"Blade Runner" painted a dystopian portrait in 1982 of what 2019 would look like: Life on other worlds, flying cars, robots that may as well be actual human beings. But how much of that tech came true? Sure, we’ve got robots. But they’re pretty far from the film's replicants. Here are seven examples of "Blade Runner" 2019 tech we’re still waiting for, plus a bonus two we’ve managed to actually get our hands on…
Flying Cars in 'Blade Runner'
Deckard’s police car is a sweet ride, and we’re definitely looking forward to bypassing traffic on the 405 in favor for a more scenic sky view. We have to wonder how they’ll regulate air and ground traffic, though. Where will they even put the stop lights?
Flying Cars in Reality
Terrafugia is a company based in Massachusetts that has actually designed a flying car contraption available for purchase. You’ll just need $279,000, driver’s and pilot’s licenses, and an airport runway. It’s also a few years out still, so start saving now.
Artificial Animals in 'Blade Runner'
Since real animals are in short supply in “Blade Runner,” fake ones have become pretty popular. Some are so lifelike that you’d hardly be able to tell the difference. Except for that weird red reflection in their eyes...
Artificial Animals in Reality
Remember that Tamagotchi you carried around in your pocket back in the day and had to feed on the reg? Tobot animals haven’t exactly progressed much since then. We’ve got ‘em, but they look, well, like this.
Off-World Colonies in 'Blade Runner'
Whether or not “Blade Runner’s” off-world colonies really are “a golden land of opportunity and adventure” is up for some debate, but the fact remains that they do exist.
Off-World Colonies in Reality
Elon Musk’s SpaceX is getting closer every day to its goal of colonizing Mars. But what’s a Mars colony without a corresponding Nexus-6 combat model to go with it? This is supposed to be 2017. Get on it, Musk.
Genetic Designers in 'Blade Runner'
J.F. Sebastian is a genetic designer whose work focuses mostly on interactive robot bears and mini Kaisers, but which also includes the nervous system of the replicants. It’s a pretty cushy job, but it does come with its own hazards. Namely, dying at the hands of the thing you helped create.
Genetic Designers in Reality
Real life genetic engineering is actually a thing that’s on the horizon. Genetic design is being geared toward curing life-threatening diseases. Of course, what’s life without disease if you can’t spend those extra years hanging out with a living toy bear?
Implanted Memories in 'Blade Runner'
Rachael is the only Nexus-6 replicant with implanted memories, an “experiment” which was done to combat the obsessive emotional issues others developed. Basically, she’s the well-adjusted robot of the bunch because she can recall fondly the death of a pregnant spider.
Implanted Memories in Reality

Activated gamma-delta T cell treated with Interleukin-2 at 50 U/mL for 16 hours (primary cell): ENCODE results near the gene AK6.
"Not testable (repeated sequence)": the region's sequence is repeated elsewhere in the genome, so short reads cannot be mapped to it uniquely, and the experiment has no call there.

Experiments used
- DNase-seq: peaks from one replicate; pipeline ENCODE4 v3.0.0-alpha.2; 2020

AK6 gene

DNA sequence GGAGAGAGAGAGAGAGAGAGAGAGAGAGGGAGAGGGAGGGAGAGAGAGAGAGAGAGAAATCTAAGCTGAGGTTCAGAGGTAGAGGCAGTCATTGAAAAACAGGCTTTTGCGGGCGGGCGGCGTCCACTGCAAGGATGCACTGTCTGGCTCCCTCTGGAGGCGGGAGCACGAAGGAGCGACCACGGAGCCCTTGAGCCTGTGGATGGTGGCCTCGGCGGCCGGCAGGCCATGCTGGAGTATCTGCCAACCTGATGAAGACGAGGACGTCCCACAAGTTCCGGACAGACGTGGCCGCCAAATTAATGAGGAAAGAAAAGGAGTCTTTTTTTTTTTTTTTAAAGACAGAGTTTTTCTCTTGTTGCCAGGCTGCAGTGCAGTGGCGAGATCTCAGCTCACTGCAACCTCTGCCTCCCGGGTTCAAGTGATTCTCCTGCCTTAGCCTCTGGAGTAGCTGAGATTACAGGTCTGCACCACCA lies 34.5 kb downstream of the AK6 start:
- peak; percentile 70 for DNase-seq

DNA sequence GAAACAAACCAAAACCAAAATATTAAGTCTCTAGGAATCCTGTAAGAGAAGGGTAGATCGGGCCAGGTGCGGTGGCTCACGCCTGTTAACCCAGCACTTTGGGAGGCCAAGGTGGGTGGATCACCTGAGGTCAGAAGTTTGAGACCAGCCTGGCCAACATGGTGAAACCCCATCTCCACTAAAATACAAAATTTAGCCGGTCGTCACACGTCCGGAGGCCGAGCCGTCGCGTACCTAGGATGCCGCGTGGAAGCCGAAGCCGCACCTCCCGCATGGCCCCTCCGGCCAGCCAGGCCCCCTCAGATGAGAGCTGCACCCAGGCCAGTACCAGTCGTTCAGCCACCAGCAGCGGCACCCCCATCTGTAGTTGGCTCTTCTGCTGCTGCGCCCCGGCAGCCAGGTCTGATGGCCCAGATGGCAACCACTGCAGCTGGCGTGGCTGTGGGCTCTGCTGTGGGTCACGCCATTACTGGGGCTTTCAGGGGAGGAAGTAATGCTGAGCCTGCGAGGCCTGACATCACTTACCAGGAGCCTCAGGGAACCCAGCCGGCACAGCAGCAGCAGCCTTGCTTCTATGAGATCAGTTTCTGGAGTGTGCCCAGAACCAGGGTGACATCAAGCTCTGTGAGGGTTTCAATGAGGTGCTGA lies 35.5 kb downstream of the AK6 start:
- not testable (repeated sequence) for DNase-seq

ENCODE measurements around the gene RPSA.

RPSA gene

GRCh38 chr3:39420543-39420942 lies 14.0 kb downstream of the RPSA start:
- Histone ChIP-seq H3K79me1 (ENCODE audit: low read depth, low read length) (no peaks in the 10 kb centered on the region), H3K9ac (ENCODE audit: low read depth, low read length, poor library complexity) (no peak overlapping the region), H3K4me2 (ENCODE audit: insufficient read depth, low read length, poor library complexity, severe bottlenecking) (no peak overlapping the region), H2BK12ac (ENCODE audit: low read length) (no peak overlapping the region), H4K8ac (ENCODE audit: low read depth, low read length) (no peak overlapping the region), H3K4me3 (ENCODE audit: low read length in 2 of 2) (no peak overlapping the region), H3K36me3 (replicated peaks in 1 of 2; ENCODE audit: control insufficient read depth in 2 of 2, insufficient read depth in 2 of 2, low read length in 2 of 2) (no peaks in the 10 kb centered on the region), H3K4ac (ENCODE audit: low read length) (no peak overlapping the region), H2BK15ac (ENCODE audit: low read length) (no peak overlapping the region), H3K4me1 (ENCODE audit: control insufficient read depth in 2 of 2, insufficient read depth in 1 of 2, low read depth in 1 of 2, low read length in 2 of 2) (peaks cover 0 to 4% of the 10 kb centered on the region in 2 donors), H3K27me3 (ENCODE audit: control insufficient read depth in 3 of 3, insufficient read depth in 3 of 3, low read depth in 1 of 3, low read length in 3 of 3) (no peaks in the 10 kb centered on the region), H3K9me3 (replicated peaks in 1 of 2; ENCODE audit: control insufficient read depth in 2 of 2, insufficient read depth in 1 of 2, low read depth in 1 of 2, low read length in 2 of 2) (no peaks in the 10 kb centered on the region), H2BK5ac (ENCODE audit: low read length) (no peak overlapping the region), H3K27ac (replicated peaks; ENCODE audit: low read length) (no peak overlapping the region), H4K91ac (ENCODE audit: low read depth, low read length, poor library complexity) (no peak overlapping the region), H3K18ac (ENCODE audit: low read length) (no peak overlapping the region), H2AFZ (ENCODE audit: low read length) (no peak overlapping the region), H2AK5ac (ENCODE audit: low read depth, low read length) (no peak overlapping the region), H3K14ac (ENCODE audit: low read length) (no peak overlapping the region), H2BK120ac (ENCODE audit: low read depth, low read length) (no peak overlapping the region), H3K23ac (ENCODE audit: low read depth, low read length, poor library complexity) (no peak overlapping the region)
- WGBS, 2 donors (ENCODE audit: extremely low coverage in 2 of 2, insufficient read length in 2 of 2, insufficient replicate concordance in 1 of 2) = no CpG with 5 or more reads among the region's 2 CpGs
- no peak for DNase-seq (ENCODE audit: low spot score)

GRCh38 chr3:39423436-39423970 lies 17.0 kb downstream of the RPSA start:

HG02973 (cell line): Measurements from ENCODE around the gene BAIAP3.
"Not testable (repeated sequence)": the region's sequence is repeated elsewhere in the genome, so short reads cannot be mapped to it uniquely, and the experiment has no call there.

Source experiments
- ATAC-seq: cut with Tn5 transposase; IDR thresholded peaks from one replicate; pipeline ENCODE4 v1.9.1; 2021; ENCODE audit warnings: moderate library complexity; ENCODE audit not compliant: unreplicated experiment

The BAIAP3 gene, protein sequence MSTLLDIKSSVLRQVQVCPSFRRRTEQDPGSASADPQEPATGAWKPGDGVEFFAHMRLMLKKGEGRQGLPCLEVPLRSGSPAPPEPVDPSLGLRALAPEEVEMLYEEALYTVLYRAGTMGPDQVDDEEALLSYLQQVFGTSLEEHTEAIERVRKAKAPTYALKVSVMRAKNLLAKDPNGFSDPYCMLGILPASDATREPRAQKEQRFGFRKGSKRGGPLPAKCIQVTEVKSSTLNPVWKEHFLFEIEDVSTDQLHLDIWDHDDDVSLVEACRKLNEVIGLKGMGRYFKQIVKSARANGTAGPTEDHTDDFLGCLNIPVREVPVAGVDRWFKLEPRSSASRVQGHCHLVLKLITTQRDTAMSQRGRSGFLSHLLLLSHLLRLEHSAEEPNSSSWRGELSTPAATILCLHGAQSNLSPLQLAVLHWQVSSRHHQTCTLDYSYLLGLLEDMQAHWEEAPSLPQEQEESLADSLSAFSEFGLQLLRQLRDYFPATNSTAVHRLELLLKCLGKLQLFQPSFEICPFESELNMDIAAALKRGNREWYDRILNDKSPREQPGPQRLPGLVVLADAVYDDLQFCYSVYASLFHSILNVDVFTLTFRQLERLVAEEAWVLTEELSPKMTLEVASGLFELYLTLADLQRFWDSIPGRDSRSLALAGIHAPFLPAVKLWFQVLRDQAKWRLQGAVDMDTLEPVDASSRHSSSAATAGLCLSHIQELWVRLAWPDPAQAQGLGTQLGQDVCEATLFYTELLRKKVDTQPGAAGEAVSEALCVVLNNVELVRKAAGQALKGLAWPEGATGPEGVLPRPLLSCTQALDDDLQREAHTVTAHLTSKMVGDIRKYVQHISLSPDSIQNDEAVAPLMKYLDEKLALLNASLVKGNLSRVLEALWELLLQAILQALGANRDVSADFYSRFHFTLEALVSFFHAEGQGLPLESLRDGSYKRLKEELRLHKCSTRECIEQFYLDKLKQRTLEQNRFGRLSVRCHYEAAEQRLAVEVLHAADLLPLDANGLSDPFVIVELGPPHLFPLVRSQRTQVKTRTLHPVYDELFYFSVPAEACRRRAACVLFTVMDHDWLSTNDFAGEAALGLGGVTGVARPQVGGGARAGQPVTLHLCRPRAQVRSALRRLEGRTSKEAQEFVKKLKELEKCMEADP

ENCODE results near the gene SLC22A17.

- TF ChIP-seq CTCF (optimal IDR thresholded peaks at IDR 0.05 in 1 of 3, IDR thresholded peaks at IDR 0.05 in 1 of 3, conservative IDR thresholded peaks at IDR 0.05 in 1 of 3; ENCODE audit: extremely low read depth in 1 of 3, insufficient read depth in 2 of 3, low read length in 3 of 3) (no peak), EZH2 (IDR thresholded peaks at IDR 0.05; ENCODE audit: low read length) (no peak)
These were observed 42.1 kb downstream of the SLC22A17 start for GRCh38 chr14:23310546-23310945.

While we may not have the technology to literally implant memories in people, robots, and the like, we do have unscrupulous individuals with the ability to create false memories under hypnosis. So, you know, same.
Replicant AI in 'Blade Runner'
Genetic design and implanted memories are fun and all, but they fail to come close to the level brought on by walking, talking, indistinguishable-from-human robots. The Nexus-6 replicants are the wave of the goddam future, and we wouldn’t mind having a Pris/Batty duo of our very own, TBH.
Replicant AI in Reality
There have certainly been advancements in android tech, particularly in the “romance” field, but for the most part, humanoid robots are still clunky, herky-jerky, and more than a little terrifying. Thanks but no thanks, Sophia.
Photo Enhancement in 'Blade Runner'
Deckard is hands down the king of photo enhancement detective work, managing to completely crack his entire case by using his computer to zoom in and enhance a single image over and over. We’re not saying it’s a little unrealistic, but…
Photo Enhancement in Reality
As much as we love ourselves a good ol’ “SVU” binge, police enhancement tech is nowhere near the way it’s portrayed on TV. Or in movies. Truth is, they’d be lucky to pull height and weight from surveillance footage. That weird birthmark on the suspect’s right cheek? Yeah, no.
Video Calling in 'Blade Runner'
Who would’ve guessed in 1982 that we would someday soon have the technology to share our ugly mugs with friends and family across the globe?
Video Calling in Reality
Apple. Apple guessed it.
Digital Billboards in 'Blade Runner'
Video billboards are everywhere in the “Blade Runner” dystopian Los Angeles, but they weren’t yet a thing when the film was actually made. Because, once upon a time, we had to get our ads via actual print (look it up, kids — it’s a strange and wonderful world we lived in).
Digital Billboards in Reality
Take a trip to Times Square these days, and you’ll probably feel like a “Blade Runner” transplant. Digital billboards are the current go-to for big business, which basically means we’re only steps away from permanent darkness and drizzling rain. Right?